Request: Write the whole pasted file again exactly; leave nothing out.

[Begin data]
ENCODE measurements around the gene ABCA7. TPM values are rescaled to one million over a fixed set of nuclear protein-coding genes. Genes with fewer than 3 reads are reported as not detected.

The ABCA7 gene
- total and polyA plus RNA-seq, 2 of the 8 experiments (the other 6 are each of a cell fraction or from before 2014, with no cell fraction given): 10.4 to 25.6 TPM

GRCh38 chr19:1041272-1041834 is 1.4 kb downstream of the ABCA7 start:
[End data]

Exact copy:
ENCODE measurements around the gene ABCA7. TPM values are rescaled to one million over a fixed set of nuclear protein-coding genes. Genes with fewer than 3 reads are reported as not detected.

The ABCA7 gene
- total and polyA plus RNA-seq, 2 of the 8 experiments (the other 6 are each of a cell fraction or from before 2014, with no cell fraction given): 10.4 to 25.6 TPM

GRCh38 chr19:1041272-1041834 is 1.4 kb downstream of the ABCA7 start: